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Author Topic:   Even Younger Earth Creationism
Quetzal
Member (Idle past 4208 days)
Posts: 3228
Joined: 01-09-2002


Message 31 of 76 (449863)
01-19-2008 2:00 PM
Reply to: Message 30 by TheNaturalist
01-19-2008 1:39 PM


Hey, the Nat. Your humor meter is apparently malfunctioning. Check the batteries. This is a tongue-in-cheek thread trying to "out-creationist" the creationists. :D

Welcome to EvCForum, by the way.


This message is a reply to:
 Message 30 by TheNaturalist, posted 01-19-2008 1:39 PM TheNaturalist has responded

Replies to this message:
 Message 32 by TheNaturalist, posted 01-19-2008 2:40 PM Quetzal has not yet responded

  
Quetzal
Member (Idle past 4208 days)
Posts: 3228
Joined: 01-09-2002


Message 45 of 76 (450179)
01-21-2008 8:10 AM
Reply to: Message 39 by Am5n
01-20-2008 1:36 PM


Re: to the science jock and his pet dog.
I have to admit your post title about the "science jock and his pet dog" caught my attention. Although you are evidently taking exception to TheNaturalist, I can't figure out how you knew he had a pet dog, and since I'm a "science jock", and my avatar has a picture of my pet dog, well... Anyway, caught my attention whether you meant to or not.

I don't have much to say, given the vitriol of your responses to TheNat. However, I'd like to ask you about this statement:

Thats what natural scientist believe... and I really consider them to be a pain in the ass, since they are selfish pointless debaters.

I thought all modern scientists were "natural scientists". I've never seen the term used as an epithet before, tho'. I've also never seen the differentiation you make between them and "evolutionists" (unless you're making some subtle distinction that is beyond me). Could you possibly elaborate on your meaning? For instance, is there a different kind of scientist other than "natural"? Are there scientists of your knowledge or acquaintance that study something other than nature? What is the difference between "evolutionist" and "scientist" (natural or otherwise)?

Enquiring minds want to know.


This message is a reply to:
 Message 39 by Am5n, posted 01-20-2008 1:36 PM Am5n has not yet responded

  
Quetzal
Member (Idle past 4208 days)
Posts: 3228
Joined: 01-09-2002


Message 47 of 76 (450239)
01-21-2008 11:59 AM
Reply to: Message 46 by Am5n
01-21-2008 11:40 AM


Wow! Ididnt mean you, although I probably should have given out a survey saying, "Who is a science jock and has a pet dog?".
What kind of breed is that?

Heh. Probably not necesary - it was just an odd coincedence. I figured (based on the posts) that you weren't referring to me particularly.

According to the breeder, she's a full-blood golden retriever with a fairly long pedigree, including a few champions. However, from both her looks and her behavior, I find that hard to believe: there's GOT to be some Irish Setter in the woodpile somewhere. Regardless, she's definitely my best friend. :D

sure there are different kinds of scientist. other than natural? sure. take a look at this link:http://www.columbia.edu/cu/augustine/a/science_origin.html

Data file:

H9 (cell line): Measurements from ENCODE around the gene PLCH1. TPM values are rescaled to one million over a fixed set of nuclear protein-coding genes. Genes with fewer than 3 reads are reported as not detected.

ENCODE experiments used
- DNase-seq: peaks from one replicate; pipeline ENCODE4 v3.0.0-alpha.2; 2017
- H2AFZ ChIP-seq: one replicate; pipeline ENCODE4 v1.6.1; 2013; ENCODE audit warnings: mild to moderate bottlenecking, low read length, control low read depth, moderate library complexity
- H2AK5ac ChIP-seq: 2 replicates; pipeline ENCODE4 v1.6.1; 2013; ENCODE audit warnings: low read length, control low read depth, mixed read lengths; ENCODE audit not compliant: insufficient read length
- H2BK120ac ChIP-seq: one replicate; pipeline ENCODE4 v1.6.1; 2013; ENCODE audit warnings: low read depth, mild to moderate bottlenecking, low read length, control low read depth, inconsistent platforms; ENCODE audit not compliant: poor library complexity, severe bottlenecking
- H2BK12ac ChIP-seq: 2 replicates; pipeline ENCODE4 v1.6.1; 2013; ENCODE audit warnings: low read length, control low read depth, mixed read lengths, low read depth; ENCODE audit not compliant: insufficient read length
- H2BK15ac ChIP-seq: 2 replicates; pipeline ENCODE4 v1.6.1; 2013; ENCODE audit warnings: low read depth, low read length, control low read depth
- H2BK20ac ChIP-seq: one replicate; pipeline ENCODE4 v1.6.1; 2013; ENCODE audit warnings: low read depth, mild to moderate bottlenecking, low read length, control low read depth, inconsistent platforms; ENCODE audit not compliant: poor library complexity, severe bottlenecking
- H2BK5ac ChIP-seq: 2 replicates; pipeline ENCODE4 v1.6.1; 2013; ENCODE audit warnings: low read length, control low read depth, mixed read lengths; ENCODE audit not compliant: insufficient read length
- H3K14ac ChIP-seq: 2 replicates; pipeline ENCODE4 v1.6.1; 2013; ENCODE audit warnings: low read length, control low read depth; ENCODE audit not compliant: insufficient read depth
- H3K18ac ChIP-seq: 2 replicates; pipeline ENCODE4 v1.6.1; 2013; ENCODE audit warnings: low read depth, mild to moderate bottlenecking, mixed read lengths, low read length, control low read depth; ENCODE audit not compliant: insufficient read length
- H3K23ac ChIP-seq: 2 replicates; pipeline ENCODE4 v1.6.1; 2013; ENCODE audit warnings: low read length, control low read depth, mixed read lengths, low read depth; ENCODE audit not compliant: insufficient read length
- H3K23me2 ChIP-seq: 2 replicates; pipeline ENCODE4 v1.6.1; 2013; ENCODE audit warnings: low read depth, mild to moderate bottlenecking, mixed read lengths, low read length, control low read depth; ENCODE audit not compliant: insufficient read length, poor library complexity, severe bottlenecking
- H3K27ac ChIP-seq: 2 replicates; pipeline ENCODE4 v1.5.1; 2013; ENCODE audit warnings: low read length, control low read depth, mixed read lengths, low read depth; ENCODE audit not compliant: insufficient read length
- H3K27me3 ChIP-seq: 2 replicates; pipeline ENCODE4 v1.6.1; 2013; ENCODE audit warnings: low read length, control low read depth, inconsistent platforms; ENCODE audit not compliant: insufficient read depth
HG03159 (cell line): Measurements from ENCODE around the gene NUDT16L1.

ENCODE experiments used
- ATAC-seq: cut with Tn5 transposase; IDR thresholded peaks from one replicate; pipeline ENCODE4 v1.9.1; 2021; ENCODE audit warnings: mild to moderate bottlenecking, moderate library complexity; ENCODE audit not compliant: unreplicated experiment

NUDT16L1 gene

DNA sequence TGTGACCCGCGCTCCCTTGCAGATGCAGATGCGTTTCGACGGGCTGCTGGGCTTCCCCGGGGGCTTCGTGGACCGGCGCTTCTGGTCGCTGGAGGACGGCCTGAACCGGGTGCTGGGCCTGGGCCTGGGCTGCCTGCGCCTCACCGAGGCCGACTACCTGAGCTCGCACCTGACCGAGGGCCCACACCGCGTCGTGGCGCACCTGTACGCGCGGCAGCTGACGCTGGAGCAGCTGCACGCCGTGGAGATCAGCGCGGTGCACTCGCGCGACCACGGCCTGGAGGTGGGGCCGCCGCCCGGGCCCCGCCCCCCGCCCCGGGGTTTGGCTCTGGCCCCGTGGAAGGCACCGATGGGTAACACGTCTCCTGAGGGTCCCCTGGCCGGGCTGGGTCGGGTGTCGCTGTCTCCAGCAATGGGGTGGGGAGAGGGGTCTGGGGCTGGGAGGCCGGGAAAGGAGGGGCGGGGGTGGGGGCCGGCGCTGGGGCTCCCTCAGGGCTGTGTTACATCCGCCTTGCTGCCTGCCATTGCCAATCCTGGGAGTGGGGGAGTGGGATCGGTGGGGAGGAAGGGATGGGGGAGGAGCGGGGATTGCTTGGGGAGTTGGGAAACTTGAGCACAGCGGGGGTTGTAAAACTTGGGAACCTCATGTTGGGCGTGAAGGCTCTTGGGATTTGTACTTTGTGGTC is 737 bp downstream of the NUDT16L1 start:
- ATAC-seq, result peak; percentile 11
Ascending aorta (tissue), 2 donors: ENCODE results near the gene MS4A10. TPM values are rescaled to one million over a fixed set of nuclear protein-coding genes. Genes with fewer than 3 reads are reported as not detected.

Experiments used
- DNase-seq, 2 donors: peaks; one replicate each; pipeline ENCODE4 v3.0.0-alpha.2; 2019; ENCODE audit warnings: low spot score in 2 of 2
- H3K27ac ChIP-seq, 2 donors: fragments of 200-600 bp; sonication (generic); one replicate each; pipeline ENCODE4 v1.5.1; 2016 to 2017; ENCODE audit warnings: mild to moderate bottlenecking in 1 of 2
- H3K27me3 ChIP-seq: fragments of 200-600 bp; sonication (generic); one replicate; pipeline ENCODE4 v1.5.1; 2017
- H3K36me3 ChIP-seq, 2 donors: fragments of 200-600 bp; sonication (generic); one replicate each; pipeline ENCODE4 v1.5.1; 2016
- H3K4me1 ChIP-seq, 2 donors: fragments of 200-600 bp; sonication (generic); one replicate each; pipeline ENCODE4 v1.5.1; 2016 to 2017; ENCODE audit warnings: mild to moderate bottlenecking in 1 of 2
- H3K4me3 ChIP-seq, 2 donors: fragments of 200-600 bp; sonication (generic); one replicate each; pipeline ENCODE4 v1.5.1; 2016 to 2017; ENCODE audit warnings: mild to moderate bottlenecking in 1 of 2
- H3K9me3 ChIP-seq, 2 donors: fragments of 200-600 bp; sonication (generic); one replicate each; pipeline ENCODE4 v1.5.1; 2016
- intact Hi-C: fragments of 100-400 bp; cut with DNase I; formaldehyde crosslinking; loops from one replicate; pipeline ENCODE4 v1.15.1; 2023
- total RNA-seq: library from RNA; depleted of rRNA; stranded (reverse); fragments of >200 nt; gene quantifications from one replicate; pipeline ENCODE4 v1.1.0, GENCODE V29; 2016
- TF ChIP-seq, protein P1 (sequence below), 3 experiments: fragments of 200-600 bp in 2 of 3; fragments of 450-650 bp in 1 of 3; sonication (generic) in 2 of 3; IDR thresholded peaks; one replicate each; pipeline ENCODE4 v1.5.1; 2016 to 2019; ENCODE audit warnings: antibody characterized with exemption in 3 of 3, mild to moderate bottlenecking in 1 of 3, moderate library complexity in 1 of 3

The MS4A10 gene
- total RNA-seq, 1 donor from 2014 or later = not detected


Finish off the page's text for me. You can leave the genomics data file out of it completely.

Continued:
AND

I just believe some Evolutionist are more open minded to what other people believe, then that of a Natural scientist. It's just only how I observe them, nothing more.

Thanks for the link. Unfortunately, it didn't appear to answer my question. Maybe you could highlight the part that does (I freely admit I can miss stuff sometimes). Given the fact that I am both an "evolutionist" - in the sense that I accept evolution as the best current explanation for the diversity of life - and a "scientist" - in the sense that I "do science" for a living - I'm still not seeing the contrast.

I can see that there is a difference between "natural theology" (as practiced throughout most of the 18th and 19th Centuries), and "natural science" as currently practiced, but again I'm missing something. Natural science means to me "the study of the natural world". I guess it would exclude the supernatural by definition, but if that's the only issue I don't see the problem. After all, God (or whatever your particular conception relates to that term), isn't really evident in nature. You could probably argue that some conceptions of god (speaking generically) are compatible with the study of nature, but then you're moving over to deism (god the initial artificer) or even pantheism (nature IS god).

Obviously, this ain't the thread to go into depth on those issues. I don't want to get "purpled" :D .

Anyway, thanks for your reply.


This message is a reply to:
 Message 46 by Am5n, posted 01-21-2008 11:40 AM Am5n has responded

Replies to this message:
 Message 48 by Am5n, posted 01-21-2008 4:54 PM Quetzal has responded

  
Quetzal
Member (Idle past 4208 days)
Posts: 3228
Joined: 01-09-2002


Message 51 of 76 (450395)
01-21-2008 6:50 PM
Reply to: Message 48 by Am5n
01-21-2008 4:54 PM


so, do you want me to reply to this or what?

Nah, we better not. We'll get purpled for sure. We can pick it up on some other thread.

Best.


This message is a reply to:
 Message 48 by Am5n, posted 01-21-2008 4:54 PM Am5n has responded

Replies to this message:
 Message 52 by Am5n, posted 01-21-2008 10:50 PM Quetzal has not yet responded

  
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